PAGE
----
“Employment of computer and information technology occupations is projected to grow 13 percent from 2018 to 2028, faster than the average for all occupations,” according to the Bureau of Labor Statistics. “These occupations are projected to add about 546,100 new jobs. Demand for these workers will stem from greater emphasis on cloud computing, the collection and storage of big data, and information security.”
Organizations across the country are battling to find skilled technologists with experience in cloud computing. Further, organizations want cloud specialists to have an aptitude for their specific industry, especially highly regulated industries like healthcare and finance.
Organizations of all sizes and industries are adopting cloud computing for some or all of their IT environment. In the process, organizations are struggling to decide whether to hire cloud specialists internally or partner with cloud providers who employ these cloud specialists.
While these skilled, specialized cloud technologists seem to be few and far between, we wanted to share some tips, job responsibilities and statistics for a Cloud Engineer or Cloud Architecture Specialist.
What it’s called
There are several titles for this position, but some of the most popular are:
- Cloud Engineer
- Cloud Architect
- Network Architect
- Cloud Infrastructure Engineer
- Database Administrator
- Cloud Solutions Analyst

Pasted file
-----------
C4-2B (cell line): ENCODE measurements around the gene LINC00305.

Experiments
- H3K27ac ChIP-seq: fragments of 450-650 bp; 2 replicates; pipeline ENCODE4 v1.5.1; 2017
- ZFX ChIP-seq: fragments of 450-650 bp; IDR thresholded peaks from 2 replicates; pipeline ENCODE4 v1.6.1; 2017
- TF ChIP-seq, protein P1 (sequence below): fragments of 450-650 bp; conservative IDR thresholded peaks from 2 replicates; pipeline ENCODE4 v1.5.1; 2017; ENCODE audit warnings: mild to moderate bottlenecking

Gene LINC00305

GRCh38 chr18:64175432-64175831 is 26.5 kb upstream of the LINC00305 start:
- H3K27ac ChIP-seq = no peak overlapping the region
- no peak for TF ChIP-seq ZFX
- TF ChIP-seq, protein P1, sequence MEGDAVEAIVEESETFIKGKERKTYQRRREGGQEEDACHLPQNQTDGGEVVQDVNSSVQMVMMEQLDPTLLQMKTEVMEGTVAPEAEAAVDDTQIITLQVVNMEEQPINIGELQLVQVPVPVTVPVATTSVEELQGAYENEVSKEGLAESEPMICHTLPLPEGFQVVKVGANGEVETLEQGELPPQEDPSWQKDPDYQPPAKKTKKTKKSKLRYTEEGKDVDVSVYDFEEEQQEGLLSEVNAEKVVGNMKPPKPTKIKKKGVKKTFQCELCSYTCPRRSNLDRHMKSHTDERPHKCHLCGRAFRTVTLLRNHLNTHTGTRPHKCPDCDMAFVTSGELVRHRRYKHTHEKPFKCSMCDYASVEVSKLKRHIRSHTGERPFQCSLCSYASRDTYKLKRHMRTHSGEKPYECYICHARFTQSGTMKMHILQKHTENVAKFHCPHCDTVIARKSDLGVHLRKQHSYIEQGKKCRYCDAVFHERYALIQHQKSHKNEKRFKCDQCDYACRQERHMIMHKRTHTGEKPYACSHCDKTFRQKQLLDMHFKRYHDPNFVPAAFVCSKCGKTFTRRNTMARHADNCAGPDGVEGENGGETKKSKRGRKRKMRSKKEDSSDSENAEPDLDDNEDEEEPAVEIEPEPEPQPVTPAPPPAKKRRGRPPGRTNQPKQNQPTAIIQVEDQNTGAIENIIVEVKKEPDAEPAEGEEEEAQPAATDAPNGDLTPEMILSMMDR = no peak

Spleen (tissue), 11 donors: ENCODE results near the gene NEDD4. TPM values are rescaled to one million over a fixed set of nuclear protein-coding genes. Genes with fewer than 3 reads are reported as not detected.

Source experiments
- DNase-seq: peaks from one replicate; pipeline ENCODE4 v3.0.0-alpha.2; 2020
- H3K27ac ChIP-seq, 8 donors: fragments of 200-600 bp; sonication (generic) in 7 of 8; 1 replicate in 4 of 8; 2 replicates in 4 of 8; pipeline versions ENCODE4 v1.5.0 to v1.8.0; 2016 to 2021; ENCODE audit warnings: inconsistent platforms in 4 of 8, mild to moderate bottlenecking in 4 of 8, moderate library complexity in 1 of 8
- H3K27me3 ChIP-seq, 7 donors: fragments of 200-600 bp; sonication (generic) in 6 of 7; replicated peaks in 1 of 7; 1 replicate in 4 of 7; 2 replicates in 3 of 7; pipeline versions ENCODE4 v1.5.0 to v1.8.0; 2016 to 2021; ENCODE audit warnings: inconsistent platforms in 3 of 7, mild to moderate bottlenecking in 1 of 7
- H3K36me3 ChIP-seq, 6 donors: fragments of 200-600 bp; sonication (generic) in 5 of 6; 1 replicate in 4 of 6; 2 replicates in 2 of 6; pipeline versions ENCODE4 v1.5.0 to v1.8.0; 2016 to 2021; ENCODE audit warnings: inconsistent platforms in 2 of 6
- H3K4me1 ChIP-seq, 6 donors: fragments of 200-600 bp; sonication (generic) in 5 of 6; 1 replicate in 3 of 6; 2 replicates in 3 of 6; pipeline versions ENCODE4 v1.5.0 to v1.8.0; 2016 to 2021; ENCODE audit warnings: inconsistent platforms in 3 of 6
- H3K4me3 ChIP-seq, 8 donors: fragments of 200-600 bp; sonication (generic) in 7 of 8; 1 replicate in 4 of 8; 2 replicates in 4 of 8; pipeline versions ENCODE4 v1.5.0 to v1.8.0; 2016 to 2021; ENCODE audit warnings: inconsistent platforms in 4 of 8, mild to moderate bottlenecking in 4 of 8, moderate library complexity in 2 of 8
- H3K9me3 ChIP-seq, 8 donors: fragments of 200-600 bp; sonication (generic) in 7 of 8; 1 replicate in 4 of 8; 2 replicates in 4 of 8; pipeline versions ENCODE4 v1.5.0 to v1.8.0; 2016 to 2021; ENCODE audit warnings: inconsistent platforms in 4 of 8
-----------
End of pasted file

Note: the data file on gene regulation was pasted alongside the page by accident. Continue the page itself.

- Cloud Migration Specialist
Cloud computing has really taken off in the last 5-10 years, which means the higher education and training market is just now starting to respond to it and train students in the specific areas of cloud computing. Here are a few requirements to look for when hiring your Cloud Specialist:
- Demonstrated experience with scripting, automation and orchestration tools (PowerShell, Ansible, Puppet, Chef, Jenkins)
- Demonstrated experience provisioning, configuring and maintaining cloud computing services such as Microsoft Azure or AWS
- Demonstrated experience administering, monitoring, and maintaining both Linux and Microsoft server-based operating systems
- Hands-on experience with a combination of the following: .NET, C#, Groovy, Python
- Experience with virtualization technologies (VMware, Microsoft Hyper-V)
- Experience supporting Microsoft technology, including, but not limited to: Windows Server and Client OS, Active Directory, Remote Desktop Services, SQL, IIS, Exchange, DNS, and DHCP
- Experience with installation, support, and monitoring of Microsoft SQL server
- Experience with Remote Monitoring & Management (RMM) tools such as Kaseya
- Operational understanding of IP-based computer networking within LAN and WAN environments.
- Operational understanding of security best practices and standards around cloud computing and access management
- Operational understanding of regulatory compliance, including, but not limited to HIPAA, HITECH, and PCI-DSS
- Microsoft Certifications a plus, such as MCSA, MCSE
Wages and Benefits
According to the Bureau of Labor Statistics, the median annual wage for computer and information technology occupations was $86,320 in May 2018, which was higher than the median annual wage for all occupations of $38,640.
In addition, benefits typically account for another estimated 10% of salary, which means your Cloud Engineer’s annual salary would be nearly $95,000 per year.
When you’re evaluating your options for partnership vs. hiring internally, it’s vital to incorporate this salary into your calculations.
The job outlook for Cloud Specialized Technologists is incredibly strong. The market, however, hasn’t kept up with the demand, which is leading to a shortage of qualified technologists who meet these standards.
Finding and partnering with cloud providers who staff entire teams of cloud professionals is an effective way to gain access to a variety of skills, without having the overhead of hiring, training, and employing these specialists internally.